For purely independent play, set up activity stations that kids can decide to explore, such as blocks and pictures of different buildings; empty ice cube trays and a bucket of pom poms; and a flashlight and paper cut-outs. For young children, posing these stations as invitations, rather than tasks, is a fun way to keep kids engaged in independent play.
With older kids, set expectations for what they need to get done during the day, or bigger goals they want to achieve, and allow them to determine which parts of the day will be devoted to each activity on their list.
And while your kids are engaged independently in something they’re interested in, you can get some work done.
It’s still unclear how screens affect kids’ brains, so most experts recommend setting limits around screen time. But with mandatory social distancing, this can be difficult, as most academic activities now happen on-screen, and playing outside with friends has been replaced by playing online games together. Favor educational apps as much as you can, but expect to be more lenient about screen time in general. To help kids (and grownups!) sleep better, consider turning off all screens at least an hour before bedtime.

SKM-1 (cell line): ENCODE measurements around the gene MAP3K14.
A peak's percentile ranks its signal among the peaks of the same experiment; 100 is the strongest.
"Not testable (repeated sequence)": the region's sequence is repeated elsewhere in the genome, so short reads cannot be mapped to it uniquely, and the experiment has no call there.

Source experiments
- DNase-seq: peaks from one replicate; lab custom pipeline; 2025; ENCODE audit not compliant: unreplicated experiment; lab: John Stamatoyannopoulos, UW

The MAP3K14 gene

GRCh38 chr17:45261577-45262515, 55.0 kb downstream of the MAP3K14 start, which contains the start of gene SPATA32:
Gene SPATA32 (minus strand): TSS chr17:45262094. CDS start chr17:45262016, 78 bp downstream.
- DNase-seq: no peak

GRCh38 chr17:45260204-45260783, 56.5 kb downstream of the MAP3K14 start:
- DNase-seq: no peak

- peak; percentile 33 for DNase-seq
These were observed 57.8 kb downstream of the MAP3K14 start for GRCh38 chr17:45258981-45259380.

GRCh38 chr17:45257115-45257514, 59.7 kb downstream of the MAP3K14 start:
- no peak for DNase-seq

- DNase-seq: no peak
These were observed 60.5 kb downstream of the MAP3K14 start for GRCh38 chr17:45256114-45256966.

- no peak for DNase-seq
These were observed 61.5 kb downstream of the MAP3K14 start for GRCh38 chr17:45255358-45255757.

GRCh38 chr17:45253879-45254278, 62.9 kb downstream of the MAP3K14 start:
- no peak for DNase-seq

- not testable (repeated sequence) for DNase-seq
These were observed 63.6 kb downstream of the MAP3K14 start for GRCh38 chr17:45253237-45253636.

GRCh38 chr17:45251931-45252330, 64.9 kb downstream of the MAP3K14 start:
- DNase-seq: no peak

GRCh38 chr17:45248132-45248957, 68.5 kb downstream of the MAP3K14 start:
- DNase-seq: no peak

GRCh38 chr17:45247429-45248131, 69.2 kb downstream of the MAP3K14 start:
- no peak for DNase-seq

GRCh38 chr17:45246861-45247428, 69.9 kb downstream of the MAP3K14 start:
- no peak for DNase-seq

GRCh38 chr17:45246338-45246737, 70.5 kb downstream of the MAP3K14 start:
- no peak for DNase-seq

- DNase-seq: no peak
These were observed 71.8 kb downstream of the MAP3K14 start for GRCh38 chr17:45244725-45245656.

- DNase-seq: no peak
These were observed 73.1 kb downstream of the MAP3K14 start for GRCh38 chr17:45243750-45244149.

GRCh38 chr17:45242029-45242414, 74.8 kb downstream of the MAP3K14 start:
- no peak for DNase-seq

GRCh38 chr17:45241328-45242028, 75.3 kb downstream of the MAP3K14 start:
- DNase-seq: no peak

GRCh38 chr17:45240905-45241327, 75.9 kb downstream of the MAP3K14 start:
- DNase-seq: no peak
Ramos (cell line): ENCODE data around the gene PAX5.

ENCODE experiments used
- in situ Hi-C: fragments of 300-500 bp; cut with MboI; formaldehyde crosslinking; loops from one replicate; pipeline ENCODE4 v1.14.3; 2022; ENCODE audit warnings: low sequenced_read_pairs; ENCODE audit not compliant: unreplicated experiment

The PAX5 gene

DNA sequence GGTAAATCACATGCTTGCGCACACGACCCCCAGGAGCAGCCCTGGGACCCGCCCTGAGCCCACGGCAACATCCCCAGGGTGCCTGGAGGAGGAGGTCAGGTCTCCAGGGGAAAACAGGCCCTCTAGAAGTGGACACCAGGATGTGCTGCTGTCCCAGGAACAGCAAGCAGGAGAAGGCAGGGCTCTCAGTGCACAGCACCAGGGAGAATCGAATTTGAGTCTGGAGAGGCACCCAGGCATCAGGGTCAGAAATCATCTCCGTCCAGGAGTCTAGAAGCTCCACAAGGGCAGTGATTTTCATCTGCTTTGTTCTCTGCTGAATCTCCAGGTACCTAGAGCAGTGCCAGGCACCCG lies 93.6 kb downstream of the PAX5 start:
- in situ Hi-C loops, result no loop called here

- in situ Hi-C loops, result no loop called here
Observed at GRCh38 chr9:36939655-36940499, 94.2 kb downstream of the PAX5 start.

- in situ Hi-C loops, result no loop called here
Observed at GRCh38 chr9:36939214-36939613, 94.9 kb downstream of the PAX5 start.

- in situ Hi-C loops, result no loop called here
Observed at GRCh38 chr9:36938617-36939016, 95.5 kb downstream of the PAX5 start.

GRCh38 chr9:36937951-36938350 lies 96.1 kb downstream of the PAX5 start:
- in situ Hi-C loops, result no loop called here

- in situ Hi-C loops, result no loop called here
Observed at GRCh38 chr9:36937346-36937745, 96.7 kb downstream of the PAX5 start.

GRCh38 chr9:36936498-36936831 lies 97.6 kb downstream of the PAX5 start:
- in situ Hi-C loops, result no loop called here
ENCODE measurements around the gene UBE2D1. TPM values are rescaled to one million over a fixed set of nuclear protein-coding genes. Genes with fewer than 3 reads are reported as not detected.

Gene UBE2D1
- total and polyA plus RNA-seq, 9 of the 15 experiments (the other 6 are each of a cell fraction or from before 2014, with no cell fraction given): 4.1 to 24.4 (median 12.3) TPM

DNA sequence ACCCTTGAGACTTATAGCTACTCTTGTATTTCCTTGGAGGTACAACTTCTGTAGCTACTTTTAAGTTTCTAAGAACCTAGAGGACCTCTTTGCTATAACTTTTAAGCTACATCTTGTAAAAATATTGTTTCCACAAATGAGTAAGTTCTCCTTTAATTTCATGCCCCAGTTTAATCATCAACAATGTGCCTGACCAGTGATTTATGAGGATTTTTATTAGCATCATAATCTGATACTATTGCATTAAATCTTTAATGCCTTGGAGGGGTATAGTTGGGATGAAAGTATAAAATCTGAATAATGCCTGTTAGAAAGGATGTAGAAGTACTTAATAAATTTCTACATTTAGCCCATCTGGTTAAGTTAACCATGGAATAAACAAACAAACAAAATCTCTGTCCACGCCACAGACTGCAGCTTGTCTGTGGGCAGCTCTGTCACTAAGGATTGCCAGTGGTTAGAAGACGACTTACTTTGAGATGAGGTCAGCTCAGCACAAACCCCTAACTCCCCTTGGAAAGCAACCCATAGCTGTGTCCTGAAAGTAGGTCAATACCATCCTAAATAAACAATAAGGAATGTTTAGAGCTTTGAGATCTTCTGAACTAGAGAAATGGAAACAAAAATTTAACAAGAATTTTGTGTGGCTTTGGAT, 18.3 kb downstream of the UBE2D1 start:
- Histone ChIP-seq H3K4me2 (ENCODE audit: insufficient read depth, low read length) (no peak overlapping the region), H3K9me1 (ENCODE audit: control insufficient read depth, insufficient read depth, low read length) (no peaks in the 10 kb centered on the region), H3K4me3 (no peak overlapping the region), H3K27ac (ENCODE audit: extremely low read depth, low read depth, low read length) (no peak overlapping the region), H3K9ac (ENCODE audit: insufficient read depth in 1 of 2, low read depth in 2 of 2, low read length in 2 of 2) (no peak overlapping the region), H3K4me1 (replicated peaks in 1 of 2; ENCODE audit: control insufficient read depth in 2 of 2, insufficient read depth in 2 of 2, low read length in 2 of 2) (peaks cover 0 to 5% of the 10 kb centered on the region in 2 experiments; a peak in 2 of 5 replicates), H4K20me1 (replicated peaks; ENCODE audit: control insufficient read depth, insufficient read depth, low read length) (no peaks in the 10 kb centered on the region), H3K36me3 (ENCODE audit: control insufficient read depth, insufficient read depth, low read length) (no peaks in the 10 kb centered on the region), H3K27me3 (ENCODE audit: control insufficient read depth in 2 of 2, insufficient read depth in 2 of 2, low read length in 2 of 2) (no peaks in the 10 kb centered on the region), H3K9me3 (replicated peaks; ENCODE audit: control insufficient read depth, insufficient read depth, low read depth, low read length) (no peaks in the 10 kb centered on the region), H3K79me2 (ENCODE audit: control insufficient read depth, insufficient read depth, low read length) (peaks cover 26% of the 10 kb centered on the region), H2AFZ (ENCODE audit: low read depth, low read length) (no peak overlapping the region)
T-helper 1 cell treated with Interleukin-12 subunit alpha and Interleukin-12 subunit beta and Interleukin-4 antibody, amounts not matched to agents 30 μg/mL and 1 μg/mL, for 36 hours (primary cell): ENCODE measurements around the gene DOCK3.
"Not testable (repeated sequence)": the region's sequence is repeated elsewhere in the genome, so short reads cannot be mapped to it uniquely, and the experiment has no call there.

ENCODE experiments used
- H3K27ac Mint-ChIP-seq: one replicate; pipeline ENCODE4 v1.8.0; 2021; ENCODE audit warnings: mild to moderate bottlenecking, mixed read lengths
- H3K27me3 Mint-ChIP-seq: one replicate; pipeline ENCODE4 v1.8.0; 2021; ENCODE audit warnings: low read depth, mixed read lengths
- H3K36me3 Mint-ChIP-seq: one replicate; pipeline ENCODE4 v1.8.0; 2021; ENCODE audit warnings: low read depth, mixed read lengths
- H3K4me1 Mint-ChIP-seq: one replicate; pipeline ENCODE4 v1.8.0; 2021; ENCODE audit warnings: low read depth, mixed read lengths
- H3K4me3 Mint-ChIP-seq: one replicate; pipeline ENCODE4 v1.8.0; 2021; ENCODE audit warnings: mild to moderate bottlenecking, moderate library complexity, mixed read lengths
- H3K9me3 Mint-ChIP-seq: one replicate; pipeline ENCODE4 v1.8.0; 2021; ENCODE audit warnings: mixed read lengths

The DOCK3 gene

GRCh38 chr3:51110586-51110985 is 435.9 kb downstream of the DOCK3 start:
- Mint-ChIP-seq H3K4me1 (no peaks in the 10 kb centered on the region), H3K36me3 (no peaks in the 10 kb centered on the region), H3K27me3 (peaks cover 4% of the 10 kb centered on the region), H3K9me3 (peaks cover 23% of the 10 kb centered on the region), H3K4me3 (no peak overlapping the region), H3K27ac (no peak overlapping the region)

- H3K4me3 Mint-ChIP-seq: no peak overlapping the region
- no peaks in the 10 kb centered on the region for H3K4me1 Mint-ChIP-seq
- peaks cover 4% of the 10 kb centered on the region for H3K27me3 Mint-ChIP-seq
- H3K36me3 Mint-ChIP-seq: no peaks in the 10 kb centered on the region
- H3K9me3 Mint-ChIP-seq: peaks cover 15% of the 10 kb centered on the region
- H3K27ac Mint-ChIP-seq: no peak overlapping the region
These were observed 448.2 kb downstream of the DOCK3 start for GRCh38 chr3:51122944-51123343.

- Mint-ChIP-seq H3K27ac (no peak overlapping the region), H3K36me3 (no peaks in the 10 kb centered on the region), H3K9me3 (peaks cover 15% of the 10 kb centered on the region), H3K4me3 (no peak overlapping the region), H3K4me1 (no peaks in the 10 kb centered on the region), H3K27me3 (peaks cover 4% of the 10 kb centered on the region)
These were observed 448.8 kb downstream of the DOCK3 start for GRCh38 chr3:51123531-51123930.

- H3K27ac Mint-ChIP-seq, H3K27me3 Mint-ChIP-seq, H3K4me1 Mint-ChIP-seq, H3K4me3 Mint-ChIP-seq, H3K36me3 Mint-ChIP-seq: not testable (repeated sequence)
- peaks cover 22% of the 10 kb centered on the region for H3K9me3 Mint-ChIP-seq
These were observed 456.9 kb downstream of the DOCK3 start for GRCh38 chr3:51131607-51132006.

Kids benefit from taking frequent breaks, and adults do, too. To stay productive and healthy, younger kids will need more frequent movement breaks: every 10–20 minutes when doing seated activities and every 30 minutes for more physical activities (such as building with blocks and making art).
Older kids can sit still longer, but they will still benefit from regular reminders to dance, stretch, or do breathing exercises. Older kids like to sprawl out while they work; they might need sitting and standing options—just like you.
Movement breaks are important for adults, too. Experts recommend adults take a 1-minute movement break after every 30 minutes of sitting. Building breaks into each family member’s daily schedule will make everyone more likely to actually take these crucial breaks.
There’s no one-size-fits all strategy for working from home with kids. As you try different options for balancing work, school, and home, you’ll find that some techniques work better for your family than others. Remember to be gentle with your child—and yourself—as you navigate this new and difficult situation.
Outschool is a marketplace of live online classes for K-12 learners. Outschool connects motivated learners, parents, and teachers to create great learning experiences.
This article from Outschool--used with permission.